David Booth's [Ghostpatrol] 'Drift Time' + Lisa Roet's 'Skins'

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David Booth's [Ghostpatrol] 'Drift Time' + Lisa Roet's 'Skins'
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Hugo Michell Gallery says
Hugo Michell Gallery invites you to the first exhibition of the year, David Booth’s [Ghostpatrol] 'Drift Time' + Lisa Roet's 'Skins'

In David Booth’s ‘Drift Time’ we travel through an indeterminate space; a series of memories, premonitions and alternate worlds. Our guiding protagonists are a representation of Booth himself under various guises, and with them they have brought relics of the artists personal effects.

Booth has been an avid collector for much of life. Books, artwork, toys, music, plants and ephemera envelop him in both home and studio. As he works he streams podcasts, documentaries and interviews, audiobooks and lectures. In recent times the ideologies of renowned visionary Patti Smith have struck a chord. Smith advocates for more ‘daydream time’ as a crucial means to entice creative impulse, new ideas, problem solving and self-awareness, and so too does Booth.

As is the case with all of his work, ‘Drift Time’ acts a receptacle of his most treasured items and surrounds, replicated and reinterpreted. In this way, we can approach this series of work as a walk-through of Booth’s mind. We are invited, as Smith suggests, to ‘escape our own reality’ and dream along with Booth, relishing in the familiarities found within the works whilst allowing our thoughts to drift between that which is real and that which is not… yet.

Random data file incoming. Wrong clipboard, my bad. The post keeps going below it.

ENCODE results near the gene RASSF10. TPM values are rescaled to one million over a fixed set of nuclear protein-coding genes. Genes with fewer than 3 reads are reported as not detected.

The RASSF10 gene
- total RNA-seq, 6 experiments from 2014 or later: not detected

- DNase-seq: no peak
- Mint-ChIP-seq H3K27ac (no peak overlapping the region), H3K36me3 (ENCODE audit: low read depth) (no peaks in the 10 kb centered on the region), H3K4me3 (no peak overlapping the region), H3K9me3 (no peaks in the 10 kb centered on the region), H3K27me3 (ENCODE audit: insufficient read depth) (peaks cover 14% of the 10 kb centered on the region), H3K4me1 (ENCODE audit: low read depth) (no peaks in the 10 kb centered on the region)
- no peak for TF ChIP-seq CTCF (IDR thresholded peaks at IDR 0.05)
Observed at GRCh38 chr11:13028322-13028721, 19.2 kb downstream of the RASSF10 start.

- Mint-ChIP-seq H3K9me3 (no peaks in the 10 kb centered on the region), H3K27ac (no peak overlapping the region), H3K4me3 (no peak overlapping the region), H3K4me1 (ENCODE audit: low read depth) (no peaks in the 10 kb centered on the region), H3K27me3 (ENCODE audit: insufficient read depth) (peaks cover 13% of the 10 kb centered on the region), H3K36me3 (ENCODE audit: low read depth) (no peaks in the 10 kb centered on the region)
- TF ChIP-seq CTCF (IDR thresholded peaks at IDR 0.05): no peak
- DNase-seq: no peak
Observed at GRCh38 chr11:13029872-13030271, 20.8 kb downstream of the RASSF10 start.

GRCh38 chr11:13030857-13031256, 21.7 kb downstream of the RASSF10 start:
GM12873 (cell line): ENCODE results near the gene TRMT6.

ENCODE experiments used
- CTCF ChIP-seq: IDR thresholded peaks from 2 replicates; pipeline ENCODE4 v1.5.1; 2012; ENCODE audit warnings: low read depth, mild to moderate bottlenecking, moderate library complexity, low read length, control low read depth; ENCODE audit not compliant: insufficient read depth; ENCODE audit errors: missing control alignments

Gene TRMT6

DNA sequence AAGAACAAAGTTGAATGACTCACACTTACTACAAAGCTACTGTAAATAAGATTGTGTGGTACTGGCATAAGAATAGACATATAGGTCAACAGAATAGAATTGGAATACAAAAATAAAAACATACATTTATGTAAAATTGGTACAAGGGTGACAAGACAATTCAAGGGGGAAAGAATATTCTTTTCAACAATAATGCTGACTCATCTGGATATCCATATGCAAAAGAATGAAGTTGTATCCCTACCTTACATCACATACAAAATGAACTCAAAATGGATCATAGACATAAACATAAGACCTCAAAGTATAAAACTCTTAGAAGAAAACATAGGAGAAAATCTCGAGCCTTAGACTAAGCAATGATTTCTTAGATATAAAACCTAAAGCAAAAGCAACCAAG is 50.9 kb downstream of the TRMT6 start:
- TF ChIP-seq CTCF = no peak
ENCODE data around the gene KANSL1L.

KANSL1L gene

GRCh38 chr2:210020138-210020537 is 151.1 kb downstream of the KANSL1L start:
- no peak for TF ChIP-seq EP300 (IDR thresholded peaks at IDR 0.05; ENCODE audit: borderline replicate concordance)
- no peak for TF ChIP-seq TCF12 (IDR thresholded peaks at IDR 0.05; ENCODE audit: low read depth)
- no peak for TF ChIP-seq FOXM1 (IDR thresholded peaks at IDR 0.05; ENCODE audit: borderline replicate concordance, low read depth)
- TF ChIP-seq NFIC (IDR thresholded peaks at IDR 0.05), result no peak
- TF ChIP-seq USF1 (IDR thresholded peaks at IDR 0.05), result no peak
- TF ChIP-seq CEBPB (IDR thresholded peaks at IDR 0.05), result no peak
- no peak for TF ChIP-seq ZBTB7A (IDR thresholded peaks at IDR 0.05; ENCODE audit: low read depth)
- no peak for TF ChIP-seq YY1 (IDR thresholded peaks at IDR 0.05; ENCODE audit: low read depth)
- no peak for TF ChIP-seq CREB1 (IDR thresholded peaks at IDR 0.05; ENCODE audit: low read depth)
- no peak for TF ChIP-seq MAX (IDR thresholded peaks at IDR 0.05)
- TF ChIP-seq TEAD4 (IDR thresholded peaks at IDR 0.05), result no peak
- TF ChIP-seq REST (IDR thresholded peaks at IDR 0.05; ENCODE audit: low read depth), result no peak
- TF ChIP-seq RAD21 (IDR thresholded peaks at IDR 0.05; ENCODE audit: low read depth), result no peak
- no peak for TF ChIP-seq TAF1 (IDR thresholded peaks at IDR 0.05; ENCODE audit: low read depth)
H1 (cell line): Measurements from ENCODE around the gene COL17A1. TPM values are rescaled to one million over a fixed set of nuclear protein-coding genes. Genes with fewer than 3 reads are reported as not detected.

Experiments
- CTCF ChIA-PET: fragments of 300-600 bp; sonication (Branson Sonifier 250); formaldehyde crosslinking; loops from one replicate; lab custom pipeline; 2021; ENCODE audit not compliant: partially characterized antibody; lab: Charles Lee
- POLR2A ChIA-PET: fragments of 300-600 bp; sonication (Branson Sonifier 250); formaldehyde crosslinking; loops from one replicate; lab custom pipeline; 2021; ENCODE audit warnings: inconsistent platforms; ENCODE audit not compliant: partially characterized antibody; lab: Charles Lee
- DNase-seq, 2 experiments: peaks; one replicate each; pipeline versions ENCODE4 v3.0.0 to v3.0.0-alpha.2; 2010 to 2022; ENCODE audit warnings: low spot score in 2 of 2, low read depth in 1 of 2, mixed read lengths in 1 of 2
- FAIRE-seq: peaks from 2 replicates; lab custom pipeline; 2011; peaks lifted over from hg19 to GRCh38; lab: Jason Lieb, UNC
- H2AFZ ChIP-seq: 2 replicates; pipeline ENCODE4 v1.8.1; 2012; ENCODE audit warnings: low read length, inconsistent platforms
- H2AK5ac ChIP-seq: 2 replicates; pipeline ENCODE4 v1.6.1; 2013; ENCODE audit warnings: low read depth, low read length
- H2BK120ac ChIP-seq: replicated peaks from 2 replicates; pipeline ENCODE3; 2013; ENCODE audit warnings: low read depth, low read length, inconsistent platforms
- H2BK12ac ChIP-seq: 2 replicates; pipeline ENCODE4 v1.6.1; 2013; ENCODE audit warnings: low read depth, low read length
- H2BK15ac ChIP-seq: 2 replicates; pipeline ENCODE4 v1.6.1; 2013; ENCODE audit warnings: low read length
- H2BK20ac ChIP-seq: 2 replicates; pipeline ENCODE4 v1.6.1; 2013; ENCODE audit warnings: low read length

In ‘Skins’ Lisa Roet presents an iconic Chimpanzee bust, three-meters in size, ‘White Ape’ dwarfs the viewer and commands the entire gallery space. Existing as an oversized monument to commemorate the life of an Ape, given dignity and acclaim in death with the status of a high-ranking statesman or famed person. The ape is tinted white, the albino skin reflects the colour of Anglo skin identity.

Accompanying the installation, the exhibition will also feature a range of jewellery. Cast from the skin of an Orangutan and sourced from museums and one of Alfred Wallace's trips for Charles Darwin in the late 1800s. Roet comments “Wearing these pieces: skin on skin, the works reflect upon our relationship with nature and upon the notion of "Skins", so beautifully expressed in Indigenous Australian kinship system determining how people relate to each other.”

Please join us in celebrating these two brilliant exhibitions on the 2nd of February!
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By: Hugo Michell Gallery

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